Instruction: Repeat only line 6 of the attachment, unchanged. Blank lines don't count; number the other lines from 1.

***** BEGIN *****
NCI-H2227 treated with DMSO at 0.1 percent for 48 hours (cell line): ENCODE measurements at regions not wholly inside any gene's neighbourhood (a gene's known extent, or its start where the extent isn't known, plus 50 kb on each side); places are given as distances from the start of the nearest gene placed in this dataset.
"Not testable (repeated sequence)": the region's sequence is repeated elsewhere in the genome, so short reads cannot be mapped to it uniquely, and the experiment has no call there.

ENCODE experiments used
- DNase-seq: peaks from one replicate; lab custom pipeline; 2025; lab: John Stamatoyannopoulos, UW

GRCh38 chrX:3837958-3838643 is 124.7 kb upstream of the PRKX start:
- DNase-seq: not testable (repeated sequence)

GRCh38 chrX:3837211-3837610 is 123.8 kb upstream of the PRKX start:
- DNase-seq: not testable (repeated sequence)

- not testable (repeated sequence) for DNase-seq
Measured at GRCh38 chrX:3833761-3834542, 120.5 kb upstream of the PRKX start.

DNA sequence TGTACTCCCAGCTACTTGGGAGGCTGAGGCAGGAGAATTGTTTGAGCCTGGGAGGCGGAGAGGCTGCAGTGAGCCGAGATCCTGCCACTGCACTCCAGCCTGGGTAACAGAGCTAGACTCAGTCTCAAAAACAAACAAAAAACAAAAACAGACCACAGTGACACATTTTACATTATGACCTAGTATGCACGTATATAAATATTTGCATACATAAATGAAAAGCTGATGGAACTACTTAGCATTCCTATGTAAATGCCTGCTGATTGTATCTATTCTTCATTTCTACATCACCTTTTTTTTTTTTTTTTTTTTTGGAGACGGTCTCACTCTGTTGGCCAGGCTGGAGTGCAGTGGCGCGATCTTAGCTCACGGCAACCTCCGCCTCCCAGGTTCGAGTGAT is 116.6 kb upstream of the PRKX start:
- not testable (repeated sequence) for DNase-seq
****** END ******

- DNase-seq: not testable (repeated sequence)